Leo Lewis wrote in The Times: Child-trafficking in China overwhelmingly involves minors from the larger cities being stolen from their parents and sold for between 20,000 and 70,000 yuan ($2995-$10,475) to families in rural provinces. In many cases, the children are bought by families who either cannot have children or have a daughter but would prefer a son. Many of the abducted children are beggars collecting small change for their families. Some abducted beggars are maimed to increase income for their captors.[Source: Leo Lewis, The Times, February 11, 2011]

Based on confessions of those caught, the sources of the babies are paid between $25 and $70 per child,. Villagers often sell their own children and use the money to build homes, buy tractors and pay for fertilizer. Middlemen who buy the children sell them for $400 or more to sellers that deal with the final customers. Buyers pay $1,200 for “substantial goods” or girls and $2,000 for “quality goods” or boys. Many of the recipients of children get away with it by registering the children as adopted.

Wang Xizhang, a high-level law enforcement official in Fujian province, told AFP potentially large profits have fuelled the trade. A healthy male infant bought for 30,000 yuan ($4,810) in poor provinces such as Yunnan can be sold for 70,000 to 90,000 yuan in the comparatively wealthy provinces of Fujian and Guangdong, Wang said. According to Associated Press after China toughened its anti-trafficking laws in 2009, prices for abducted children shot up as much as tenfold to $32,000 for boys and nearly $10,000 for girls, he said. Children considered particularly attractive fetch even higher prices. [Source: AFP, December 26, 2012; Jack Chang, Associated Press, December 27, 2014]

According to AFP: Feeding the trade is the sale of children – sometimes by those most entrusted to protect them. Reports two months earlier said a couple in Shanghai sold their daughter to buy an iPhone. They claimed they wanted to give her a better life, with a wealthier family. Yang Jing, a 35-year-old mother from southwestern Sichuan, told AFP she has spent 13 years trying to retrieve her son after he was sold to a richer couple in Jiangsu – by her husband. “They told me it didn’t count as kidnapping… because the father gave him away,” she said. [Source: AFP, January 13, 2014]

The child trafficking business is increasingly being run by professional gangs rather than freelancers. Some have been purchased by criminal gangs to serve as props for beggars or sold to criminal syndicates, where they are beaten and fed stimulant drugs or narcotics. Some are reportedly forced into prostitution or to commit burglaries.. At some railway stations in urban areas, migrant workers from rural areas reportedly can be seen making a sinister sales pitch to passersby. "Won't you buy a boy?" they ask.[Source: Kenichi Yoshida, The Japan News/Asia News Network, May 22, 2013 /=]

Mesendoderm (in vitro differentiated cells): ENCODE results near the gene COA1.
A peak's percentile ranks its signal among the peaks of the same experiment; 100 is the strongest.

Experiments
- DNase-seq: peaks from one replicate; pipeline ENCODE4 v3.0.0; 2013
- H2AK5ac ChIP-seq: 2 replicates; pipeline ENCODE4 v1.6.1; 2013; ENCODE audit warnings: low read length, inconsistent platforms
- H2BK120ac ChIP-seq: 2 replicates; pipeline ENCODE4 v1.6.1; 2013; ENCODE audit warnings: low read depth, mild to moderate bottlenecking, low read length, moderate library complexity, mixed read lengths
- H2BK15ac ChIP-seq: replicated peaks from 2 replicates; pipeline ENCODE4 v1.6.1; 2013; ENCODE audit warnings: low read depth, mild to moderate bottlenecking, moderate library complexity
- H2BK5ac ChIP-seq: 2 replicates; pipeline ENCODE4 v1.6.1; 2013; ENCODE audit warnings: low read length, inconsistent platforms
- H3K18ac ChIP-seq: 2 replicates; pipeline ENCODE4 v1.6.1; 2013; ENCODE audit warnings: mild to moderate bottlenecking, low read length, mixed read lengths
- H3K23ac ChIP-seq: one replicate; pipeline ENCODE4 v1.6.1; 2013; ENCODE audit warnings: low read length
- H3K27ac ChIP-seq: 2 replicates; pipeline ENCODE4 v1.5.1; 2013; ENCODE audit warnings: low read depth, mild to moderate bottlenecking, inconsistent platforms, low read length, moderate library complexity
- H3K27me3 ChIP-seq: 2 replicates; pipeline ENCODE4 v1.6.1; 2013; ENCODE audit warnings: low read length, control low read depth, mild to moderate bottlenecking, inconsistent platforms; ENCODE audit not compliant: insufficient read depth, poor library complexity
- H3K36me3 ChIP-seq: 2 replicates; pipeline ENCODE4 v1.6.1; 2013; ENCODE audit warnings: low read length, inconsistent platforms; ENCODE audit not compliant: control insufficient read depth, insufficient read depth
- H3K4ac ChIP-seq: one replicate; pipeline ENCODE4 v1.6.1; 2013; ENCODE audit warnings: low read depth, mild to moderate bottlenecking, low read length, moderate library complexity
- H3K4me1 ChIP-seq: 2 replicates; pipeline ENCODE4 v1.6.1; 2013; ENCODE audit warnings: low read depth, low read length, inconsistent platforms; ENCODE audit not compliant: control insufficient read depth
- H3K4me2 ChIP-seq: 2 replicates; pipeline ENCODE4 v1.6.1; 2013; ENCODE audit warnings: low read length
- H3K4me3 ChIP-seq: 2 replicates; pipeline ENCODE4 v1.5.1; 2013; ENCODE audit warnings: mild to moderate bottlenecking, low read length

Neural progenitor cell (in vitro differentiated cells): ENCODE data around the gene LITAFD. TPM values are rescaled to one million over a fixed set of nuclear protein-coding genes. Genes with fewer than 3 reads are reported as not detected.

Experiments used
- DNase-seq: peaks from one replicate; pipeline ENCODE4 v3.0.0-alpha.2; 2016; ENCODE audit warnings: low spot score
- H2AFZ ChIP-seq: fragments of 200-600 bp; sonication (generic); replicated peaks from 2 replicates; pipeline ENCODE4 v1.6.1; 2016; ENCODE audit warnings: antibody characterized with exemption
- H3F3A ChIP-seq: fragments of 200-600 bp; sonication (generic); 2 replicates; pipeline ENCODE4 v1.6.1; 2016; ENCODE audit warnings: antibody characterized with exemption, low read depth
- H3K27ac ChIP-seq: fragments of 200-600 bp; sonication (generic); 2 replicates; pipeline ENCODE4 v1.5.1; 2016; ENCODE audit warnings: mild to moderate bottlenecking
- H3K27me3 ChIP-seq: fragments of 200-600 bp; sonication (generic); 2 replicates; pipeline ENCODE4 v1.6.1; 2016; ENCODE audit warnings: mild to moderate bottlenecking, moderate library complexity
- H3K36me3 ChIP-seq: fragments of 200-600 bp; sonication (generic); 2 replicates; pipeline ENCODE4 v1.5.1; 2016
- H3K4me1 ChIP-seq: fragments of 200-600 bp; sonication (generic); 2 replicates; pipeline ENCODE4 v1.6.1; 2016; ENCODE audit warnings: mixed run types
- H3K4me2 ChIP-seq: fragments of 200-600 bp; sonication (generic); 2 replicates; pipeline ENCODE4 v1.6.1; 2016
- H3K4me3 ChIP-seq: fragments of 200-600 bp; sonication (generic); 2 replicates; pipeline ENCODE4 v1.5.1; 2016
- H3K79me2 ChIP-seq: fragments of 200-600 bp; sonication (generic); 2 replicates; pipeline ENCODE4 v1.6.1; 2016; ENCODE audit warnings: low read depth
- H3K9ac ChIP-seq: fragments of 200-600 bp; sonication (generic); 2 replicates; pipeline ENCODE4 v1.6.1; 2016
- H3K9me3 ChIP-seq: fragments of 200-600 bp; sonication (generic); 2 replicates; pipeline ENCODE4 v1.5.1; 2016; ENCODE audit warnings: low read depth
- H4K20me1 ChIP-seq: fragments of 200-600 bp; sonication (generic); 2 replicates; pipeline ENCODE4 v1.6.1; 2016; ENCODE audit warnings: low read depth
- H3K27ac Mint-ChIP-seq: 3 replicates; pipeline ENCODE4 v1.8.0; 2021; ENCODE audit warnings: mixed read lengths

Many blame the problem on greed. Baby kidnapping was a crime that was regarded as unthinkable in the Mao era and would have been difficult to get away with anyway with neighbor watch committees on the watch. But as Xia Xueluan, a sociology professor at Peking University told the Los Angeles Times, “mortality has disappeared, and people now do anything for money.”

Cases of Kidnapped Children in China

20111122-asia obscura stamp givingbabies2.jpg

The victims, according to AFP, have included two were brothers, “Dou Dou” and “Yuan Yuan”, kidnapped as infants on the same day in 1991. A short-haired girl abducted on her way home from kindergarten in 2010 was described as “wearing a black-and-white cotton jacket when last seen”. Many are stolen in the poorer interior and sold to families on the wealthier eastern seaboard, particularly provinces such as Fujian, said Deng Fei, a Beijing-based journalist who helps locate children. Children in rural areas are especially vulnerable, as two in five live apart from their parents, who have migrated elsewhere for work and often left feeble grandparents in charge. [Source: AFP, January 13, 2014]

In November 2003, a kidnaping ring that specialized in children was broken up. Based in Guangdong Province, it sold toddlers between the age of 3 and 4 for between $120 and $960. In March 2002, police found 28 baby girls, none older than three months, in the back of a long-distance bus in Guangxi province. Drugged to keep them asleep, the babies were wrapped in quilts and stuffed, two to four together, in nylon tote bags. One baby died of suffocation. Others were blue from lack of air. Twenty passengers on the bus were arrested for trafficking. The babies were on their way to Anhui Province after being purchased from a hospital in Guangxi for $12 to $24 each. After they were rescued the children were sent to a an orphanage.